Ministers have been accused of backtracking on a commitment to hold Downing Street briefings for ‘significant announcements’.
Boris Johnson said at the time of scrapping the daily press conferences that ministers would keep the nation informed as there will be ‘more outbreaks, certainly local outbreaks’.
But despite the introduction of a local lockdown in Leicester, Downing Street has said there are no plans for a press conference.
Labour leader Sir Keir Starmer said people in Leicester are ‘crying out for answers to perfectly legitimate questions’ on the lockdown as he led calls for a media briefing.
He said: ‘The government needs, I think, a press conference today to answer those questions. They said they would reconvene press conferences when important, significant things happen. This is important and this is significant.
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‘We certainly want one today because people in Leicester are crying out for answers to perfectly legitimate questions.
‘So, we are not arguing against the lockdown – that’s the right thing to do, we support the government in that. But, there are serious questions that need answering, the best way to do that is a press conference this afternoon.’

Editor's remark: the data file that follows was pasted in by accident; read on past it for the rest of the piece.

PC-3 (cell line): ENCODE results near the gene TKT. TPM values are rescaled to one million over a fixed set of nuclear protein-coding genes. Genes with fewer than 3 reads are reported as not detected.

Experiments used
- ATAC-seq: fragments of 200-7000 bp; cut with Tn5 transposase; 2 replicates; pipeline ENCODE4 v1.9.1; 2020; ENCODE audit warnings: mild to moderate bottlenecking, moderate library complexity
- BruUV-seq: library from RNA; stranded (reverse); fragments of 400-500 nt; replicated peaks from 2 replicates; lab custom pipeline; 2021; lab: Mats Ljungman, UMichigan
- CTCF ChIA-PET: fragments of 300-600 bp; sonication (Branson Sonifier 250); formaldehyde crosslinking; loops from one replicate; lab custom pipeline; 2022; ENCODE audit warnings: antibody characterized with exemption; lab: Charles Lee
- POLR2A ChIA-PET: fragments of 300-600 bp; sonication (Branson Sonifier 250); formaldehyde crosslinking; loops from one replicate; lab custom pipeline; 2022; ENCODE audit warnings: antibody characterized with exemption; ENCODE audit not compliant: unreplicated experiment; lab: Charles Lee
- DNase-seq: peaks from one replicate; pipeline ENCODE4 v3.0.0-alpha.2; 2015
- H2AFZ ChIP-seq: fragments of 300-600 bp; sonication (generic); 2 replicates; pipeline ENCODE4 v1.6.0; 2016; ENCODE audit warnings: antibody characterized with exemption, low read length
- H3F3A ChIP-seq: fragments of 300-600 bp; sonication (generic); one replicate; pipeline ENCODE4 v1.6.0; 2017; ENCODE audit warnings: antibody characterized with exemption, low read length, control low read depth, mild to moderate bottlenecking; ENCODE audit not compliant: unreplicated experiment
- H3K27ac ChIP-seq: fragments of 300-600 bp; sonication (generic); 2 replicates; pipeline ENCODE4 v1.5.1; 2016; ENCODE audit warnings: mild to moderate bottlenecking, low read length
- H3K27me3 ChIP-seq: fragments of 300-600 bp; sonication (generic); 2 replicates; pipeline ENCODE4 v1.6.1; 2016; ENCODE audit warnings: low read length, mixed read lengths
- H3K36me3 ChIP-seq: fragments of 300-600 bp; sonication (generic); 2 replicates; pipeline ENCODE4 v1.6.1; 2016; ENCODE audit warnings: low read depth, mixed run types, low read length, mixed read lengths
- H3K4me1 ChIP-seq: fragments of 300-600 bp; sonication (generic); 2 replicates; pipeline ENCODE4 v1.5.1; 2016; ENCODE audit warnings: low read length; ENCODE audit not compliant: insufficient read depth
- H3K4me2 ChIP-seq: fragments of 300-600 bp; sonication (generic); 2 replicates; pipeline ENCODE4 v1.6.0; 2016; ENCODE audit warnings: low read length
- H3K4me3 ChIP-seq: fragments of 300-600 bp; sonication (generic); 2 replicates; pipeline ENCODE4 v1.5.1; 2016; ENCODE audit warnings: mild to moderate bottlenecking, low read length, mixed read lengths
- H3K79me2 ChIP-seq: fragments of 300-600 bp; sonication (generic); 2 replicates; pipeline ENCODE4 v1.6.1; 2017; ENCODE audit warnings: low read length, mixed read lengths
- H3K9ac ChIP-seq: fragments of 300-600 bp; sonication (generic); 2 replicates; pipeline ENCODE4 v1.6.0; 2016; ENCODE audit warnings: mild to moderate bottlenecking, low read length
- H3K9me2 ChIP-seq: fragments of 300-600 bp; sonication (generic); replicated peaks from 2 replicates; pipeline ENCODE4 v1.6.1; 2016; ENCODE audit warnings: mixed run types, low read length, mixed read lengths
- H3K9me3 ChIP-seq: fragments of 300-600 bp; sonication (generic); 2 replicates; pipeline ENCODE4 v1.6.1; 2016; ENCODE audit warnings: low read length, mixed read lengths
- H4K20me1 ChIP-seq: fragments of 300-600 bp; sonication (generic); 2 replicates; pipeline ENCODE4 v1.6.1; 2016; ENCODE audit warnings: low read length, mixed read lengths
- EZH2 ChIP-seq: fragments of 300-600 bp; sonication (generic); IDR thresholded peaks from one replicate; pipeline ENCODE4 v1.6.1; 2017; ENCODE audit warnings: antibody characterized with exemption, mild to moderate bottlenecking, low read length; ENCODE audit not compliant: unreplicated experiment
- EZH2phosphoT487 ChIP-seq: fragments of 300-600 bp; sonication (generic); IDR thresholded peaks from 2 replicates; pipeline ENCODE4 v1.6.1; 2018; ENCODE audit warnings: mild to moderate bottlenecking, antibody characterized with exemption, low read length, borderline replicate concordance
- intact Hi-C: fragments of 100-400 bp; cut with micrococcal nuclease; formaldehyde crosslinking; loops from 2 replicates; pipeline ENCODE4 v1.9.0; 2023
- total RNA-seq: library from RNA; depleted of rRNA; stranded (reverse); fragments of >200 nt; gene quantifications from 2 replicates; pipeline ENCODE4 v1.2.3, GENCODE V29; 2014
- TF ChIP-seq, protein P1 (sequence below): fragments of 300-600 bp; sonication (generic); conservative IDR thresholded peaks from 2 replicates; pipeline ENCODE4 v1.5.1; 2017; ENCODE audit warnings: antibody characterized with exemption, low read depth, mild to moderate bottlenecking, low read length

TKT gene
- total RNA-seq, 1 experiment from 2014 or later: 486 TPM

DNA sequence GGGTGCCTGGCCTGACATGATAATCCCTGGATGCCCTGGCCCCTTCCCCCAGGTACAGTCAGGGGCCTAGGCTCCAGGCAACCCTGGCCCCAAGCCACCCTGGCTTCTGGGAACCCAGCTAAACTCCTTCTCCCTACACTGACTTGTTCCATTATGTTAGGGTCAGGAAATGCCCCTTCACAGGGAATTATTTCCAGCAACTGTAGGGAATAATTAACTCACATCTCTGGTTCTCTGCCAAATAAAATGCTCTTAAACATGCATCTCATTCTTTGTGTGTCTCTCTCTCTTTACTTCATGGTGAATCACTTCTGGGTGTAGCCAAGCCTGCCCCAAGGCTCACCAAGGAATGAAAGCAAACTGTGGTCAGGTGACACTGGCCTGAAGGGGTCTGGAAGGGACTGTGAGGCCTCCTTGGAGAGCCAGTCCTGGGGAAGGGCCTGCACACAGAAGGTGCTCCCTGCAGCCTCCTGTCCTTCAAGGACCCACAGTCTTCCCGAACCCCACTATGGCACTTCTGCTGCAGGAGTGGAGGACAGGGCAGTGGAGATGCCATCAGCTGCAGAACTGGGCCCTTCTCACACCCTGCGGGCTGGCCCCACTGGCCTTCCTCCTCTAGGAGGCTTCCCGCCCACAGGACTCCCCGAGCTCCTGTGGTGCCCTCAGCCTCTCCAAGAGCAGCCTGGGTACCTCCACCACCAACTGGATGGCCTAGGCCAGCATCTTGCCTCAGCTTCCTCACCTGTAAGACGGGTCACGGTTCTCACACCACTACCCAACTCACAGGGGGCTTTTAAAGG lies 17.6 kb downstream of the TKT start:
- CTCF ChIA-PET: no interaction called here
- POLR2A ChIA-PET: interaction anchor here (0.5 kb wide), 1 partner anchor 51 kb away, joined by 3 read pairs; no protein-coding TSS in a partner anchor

The prime minister’s official spokesman said there are ‘no current plans for that’.
The spokesman said health secretary Matt Hancock went to the Commons after the decision had been made and took questions then and during a media round, as had the PM at his speech in Dudley on Tuesday morning.
‘So I do think both nationally and locally steps have been taken to ensure that people have all the information they need.’
The PM’s spokesman was also asked about a lack of press access to Johnson’s keynote speech in the West Midlands.
He said the restriction on the number of journalists invited was ‘purely down to the fact that we all need to continue to observe social distancing’.
‘I think we all look forward to a point in time when we have more journalists in the room in person but we’re not there yet.’
He added: ‘We followed social distancing guidance and we made sure that obviously it could be filmed and there could be journalists in the room to ask the PM questions, which I think six or so journalists did.’